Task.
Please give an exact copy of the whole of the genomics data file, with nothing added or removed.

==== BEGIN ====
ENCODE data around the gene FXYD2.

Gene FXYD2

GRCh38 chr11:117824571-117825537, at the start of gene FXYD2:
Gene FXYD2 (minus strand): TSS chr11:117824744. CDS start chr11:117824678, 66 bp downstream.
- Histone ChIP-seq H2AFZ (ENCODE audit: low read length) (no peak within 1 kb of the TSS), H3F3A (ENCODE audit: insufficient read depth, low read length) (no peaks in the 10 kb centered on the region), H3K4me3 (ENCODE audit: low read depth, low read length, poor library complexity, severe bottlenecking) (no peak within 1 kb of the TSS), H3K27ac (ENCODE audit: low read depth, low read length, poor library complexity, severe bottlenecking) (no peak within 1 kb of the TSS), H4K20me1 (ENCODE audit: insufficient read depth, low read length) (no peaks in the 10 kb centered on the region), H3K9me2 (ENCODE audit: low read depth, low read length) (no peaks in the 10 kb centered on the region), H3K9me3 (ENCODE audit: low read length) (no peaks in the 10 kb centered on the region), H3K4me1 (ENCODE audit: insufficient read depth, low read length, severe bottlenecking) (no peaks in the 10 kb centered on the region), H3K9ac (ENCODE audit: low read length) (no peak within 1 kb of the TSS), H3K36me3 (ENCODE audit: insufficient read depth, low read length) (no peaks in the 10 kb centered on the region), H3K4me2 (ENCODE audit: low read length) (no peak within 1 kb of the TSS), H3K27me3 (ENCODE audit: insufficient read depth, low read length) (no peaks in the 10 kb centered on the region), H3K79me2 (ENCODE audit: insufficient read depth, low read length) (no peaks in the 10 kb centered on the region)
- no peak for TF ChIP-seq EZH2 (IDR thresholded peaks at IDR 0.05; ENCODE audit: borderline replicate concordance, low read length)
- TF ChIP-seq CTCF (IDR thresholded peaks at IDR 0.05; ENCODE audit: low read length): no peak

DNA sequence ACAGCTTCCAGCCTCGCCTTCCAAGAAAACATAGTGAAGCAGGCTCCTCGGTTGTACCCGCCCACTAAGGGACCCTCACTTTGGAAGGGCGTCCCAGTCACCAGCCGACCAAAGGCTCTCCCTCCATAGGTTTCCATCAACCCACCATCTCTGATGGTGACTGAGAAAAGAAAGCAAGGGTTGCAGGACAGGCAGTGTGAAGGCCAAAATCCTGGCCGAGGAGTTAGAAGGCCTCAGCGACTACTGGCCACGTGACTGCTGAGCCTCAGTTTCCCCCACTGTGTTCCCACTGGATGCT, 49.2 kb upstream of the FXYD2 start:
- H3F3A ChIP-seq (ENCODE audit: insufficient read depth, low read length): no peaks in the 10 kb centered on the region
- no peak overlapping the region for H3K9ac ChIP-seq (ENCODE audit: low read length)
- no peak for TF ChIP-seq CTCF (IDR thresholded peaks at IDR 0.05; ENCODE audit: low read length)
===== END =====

ENCODE data around the gene FXYD2.

Gene FXYD2

GRCh38 chr11:117824571-117825537, at the start of gene FXYD2:
Gene FXYD2 (minus strand): TSS chr11:117824744. CDS start chr11:117824678, 66 bp downstream.
- Histone ChIP-seq H2AFZ (ENCODE audit: low read length) (no peak within 1 kb of the TSS), H3F3A (ENCODE audit: insufficient read depth, low read length) (no peaks in the 10 kb centered on the region), H3K4me3 (ENCODE audit: low read depth, low read length, poor library complexity, severe bottlenecking) (no peak within 1 kb of the TSS), H3K27ac (ENCODE audit: low read depth, low read length, poor library complexity, severe bottlenecking) (no peak within 1 kb of the TSS), H4K20me1 (ENCODE audit: insufficient read depth, low read length) (no peaks in the 10 kb centered on the region), H3K9me2 (ENCODE audit: low read depth, low read length) (no peaks in the 10 kb centered on the region), H3K9me3 (ENCODE audit: low read length) (no peaks in the 10 kb centered on the region), H3K4me1 (ENCODE audit: insufficient read depth, low read length, severe bottlenecking) (no peaks in the 10 kb centered on the region), H3K9ac (ENCODE audit: low read length) (no peak within 1 kb of the TSS), H3K36me3 (ENCODE audit: insufficient read depth, low read length) (no peaks in the 10 kb centered on the region), H3K4me2 (ENCODE audit: low read length) (no peak within 1 kb of the TSS), H3K27me3 (ENCODE audit: insufficient read depth, low read length) (no peaks in the 10 kb centered on the region), H3K79me2 (ENCODE audit: insufficient read depth, low read length) (no peaks in the 10 kb centered on the region)
- no peak for TF ChIP-seq EZH2 (IDR thresholded peaks at IDR 0.05; ENCODE audit: borderline replicate concordance, low read length)
- TF ChIP-seq CTCF (IDR thresholded peaks at IDR 0.05; ENCODE audit: low read length): no peak

DNA sequence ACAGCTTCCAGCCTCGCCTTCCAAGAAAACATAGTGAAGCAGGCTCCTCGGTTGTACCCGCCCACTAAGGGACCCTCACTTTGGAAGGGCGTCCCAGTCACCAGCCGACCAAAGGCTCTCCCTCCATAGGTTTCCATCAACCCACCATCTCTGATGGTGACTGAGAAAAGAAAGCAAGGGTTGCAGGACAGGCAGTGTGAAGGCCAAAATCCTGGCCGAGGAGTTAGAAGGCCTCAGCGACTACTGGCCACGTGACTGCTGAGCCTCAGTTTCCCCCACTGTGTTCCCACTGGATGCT, 49.2 kb upstream of the FXYD2 start:
- H3F3A ChIP-seq (ENCODE audit: insufficient read depth, low read length): no peaks in the 10 kb centered on the region
- no peak overlapping the region for H3K9ac ChIP-seq (ENCODE audit: low read length)
- no peak for TF ChIP-seq CTCF (IDR thresholded peaks at IDR 0.05; ENCODE audit: low read length)